25 April 2008
Updated: 25th April: The Kaiapit Landslide, Papua New Guinea, 1988
Posted by Dave Petley
Update: Mark Drechsler has provided some images of the Kaiapit landslide, which are now integrated into the text below. Thanks to Mark for this – it is much appreciated. All images copyright of Mark Drechsler. In addition, I have placed a copy of the Drechsler et al (1989) paper on the International Landslide Centre website here. It provides a fascinating level of detail about the slide. I recommend this paper over and above the alternative.
Original text: Thanks for Mark Drechsler of Parsons Brinkerhoff Australia and the University of Adelaide for reminding me of the Kaiapit Landslide, which is surely one of the largest landslides of the last two decades (can anyone think of any larger?). Even though its impact was not enormous (74 deaths in three villages) the scale of this landslide is staggering. The landslide was described in a paper by Dreschler et al. (1989) and one by Peart (1991), from which these details are taken.
The slope failed at 10:43 am on 6th September 1988 when approximately 1.8 cubic kilometres of mountian collapsed, leaving a scar 1600 m high. The debris ran out over a distance of 6.5 km, covering an area of over 11 square kilometres. The estimated velocity is up to 180 km/hour. The slide inundated three villages and formed four valley-blockage lakes.
What is particularly interesting about this slide is the lack of an obvious trigger. Peart (1991) reported that the time of initiation was not the rainy season (indeed it was towards the end of the dry season) and that the period in question was not particularly wet. No seismic activity was recorded. The area has not been glaciated, so over-steepening and loss of support cannot be a cause. Clearly the area is affected by high levels of uplift, which may have allowed the formation of over-steepened slopes. These are probably a causal factor, but do not explain the triggering.
Peart (1991) sagely suggested that there may have been a time-related factor in the initiation of the landslide. I am convinced that time-dependent behaviour is important for large-scale landslide triggering, which means that the time of failure might lag significantly behind the trigger event. This is not always the case, but quite often very large landslides do not have an obvious trigger event. Other examples include the Mount Cook failure in New Zealand and the Leyte landslide in the Philippines.
Sadly the Google Earth imagery of the slide site is covered by clouds. Comments are welcome as ever.
Drechsler, M. Ripper, I., Rooke, E. and Warren, E. 1989. The Kaiapit Landslide, Papua New Guinea. In: Engineering Geology in Tropical Terrains, Universiti Kebaangsan Malaysia.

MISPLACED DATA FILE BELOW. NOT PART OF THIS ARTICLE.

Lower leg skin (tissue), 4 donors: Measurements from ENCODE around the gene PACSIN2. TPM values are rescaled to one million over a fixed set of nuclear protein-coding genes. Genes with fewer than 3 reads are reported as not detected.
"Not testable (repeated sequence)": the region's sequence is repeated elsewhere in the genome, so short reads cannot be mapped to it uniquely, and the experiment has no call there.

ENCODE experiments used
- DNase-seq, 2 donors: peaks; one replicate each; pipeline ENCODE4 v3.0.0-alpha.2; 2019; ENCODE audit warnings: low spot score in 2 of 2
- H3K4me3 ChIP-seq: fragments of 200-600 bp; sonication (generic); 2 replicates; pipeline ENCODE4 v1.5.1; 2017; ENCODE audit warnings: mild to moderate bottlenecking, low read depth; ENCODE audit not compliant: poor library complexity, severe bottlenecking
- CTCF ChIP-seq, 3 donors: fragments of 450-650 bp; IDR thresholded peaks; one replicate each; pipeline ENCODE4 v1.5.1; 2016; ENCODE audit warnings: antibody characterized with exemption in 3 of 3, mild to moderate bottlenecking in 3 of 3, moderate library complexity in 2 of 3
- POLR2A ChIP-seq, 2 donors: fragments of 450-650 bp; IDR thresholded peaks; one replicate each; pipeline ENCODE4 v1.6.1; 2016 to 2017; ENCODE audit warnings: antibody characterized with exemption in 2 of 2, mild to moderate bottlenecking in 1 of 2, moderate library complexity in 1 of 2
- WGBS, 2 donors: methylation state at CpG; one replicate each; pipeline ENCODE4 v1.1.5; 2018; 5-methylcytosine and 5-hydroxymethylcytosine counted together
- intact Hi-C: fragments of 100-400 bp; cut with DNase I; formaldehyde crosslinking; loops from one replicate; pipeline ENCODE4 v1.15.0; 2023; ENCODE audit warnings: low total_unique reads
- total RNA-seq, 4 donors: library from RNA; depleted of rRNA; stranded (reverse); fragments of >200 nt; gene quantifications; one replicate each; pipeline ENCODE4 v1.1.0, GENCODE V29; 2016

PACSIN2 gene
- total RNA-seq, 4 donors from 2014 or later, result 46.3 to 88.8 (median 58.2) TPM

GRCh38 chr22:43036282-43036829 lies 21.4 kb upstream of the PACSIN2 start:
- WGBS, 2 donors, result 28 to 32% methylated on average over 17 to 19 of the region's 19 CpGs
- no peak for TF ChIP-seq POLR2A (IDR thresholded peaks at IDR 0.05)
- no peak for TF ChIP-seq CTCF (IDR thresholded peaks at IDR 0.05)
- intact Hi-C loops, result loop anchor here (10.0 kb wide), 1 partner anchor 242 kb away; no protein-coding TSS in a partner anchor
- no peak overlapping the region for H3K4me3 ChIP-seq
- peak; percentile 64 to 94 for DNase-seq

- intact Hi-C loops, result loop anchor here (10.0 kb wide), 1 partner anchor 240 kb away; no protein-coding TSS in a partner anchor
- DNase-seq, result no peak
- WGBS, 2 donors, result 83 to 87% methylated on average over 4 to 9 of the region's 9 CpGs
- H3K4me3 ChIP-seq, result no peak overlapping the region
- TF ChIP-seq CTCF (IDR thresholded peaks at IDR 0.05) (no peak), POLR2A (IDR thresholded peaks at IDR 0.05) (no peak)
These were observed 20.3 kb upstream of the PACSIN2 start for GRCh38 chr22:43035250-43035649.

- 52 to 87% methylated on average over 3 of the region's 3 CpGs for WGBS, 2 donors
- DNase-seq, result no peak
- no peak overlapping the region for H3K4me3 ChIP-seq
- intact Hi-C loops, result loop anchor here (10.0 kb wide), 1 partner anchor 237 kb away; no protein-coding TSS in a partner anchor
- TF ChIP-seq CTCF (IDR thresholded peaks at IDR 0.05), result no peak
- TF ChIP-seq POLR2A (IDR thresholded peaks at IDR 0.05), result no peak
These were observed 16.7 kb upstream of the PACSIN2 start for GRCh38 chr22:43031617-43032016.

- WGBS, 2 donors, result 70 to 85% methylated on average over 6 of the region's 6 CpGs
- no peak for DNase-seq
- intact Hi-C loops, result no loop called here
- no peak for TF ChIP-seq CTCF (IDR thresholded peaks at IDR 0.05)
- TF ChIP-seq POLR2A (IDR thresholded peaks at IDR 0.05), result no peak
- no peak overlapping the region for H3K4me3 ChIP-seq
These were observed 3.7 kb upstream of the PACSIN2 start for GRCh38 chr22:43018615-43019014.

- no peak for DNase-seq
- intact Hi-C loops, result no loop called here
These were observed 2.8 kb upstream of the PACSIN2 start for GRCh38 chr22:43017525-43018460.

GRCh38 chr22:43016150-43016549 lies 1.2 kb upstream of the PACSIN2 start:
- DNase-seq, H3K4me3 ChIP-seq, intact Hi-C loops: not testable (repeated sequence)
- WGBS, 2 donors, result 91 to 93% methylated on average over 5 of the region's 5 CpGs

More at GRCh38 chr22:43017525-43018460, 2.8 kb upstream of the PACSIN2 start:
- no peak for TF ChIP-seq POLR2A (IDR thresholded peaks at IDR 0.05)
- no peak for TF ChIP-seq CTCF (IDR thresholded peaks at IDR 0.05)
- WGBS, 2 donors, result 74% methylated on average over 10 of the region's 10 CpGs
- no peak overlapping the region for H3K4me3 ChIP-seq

Peart, M. 1991. The Kaiapit landslide: events and mechanisms. Quarterly Journal of Engineering Geology, 24, 399-411.
Hat-tip: Mark Drechsler from Parsons Brinckerhoff and University of Adelaide.
Dave,Many thnaks for including the Kaiapit Landslide on your blog. Can you correct the spelling of my name to Mark Drechsler and also the company name to Parsons Brinckerhoff.Can you also reference my paper of 1989 which was largely copied by M Peart for his paper of 1991 (a sore point in history!!!).I will send you a DVD by mail with aerial photographs, video, powrpoint presentation and copies of papers.RegardsMark Drechsler, Adelaide Australia.
Thanks to Dave for posting this information. My parents and I were (from Marafau Village; one of the affected villages of three)the victims of the Landslide when I was 1 year old. Now I’m doing final year at UPNG and I’m resaerching information on the landslide to do a major project on Hazard and Risk Management Course. Thank you very much…
Hi Dave,I am a civil engineering student doing an assignment on the Kaiapit Landslide. Was just wondering if the photos sent from Mark Drechsler of the area are posted up anywhere?Thanks,Ryan [email protected]
Thanks to Mark for his comments – I have amended the page as requested. Ryan – I have now added the photos and have linked to Mark’s paper. I hope that this provides what you need.D.
That’s great. Thanks for your help
Funny enough, its 2020, it’s a Sunday morning. My thoughts traveled back to my childhood at my grandfather’s village of Arifiran and the view of my bubus house towards the mountain came to mind. I googled the “Kaiapit Landslide and hoping theres something in the web to read about and came across this. Thank you for this. I enjoyed the village myths and that came with this landslide and it’s good to read the science behind it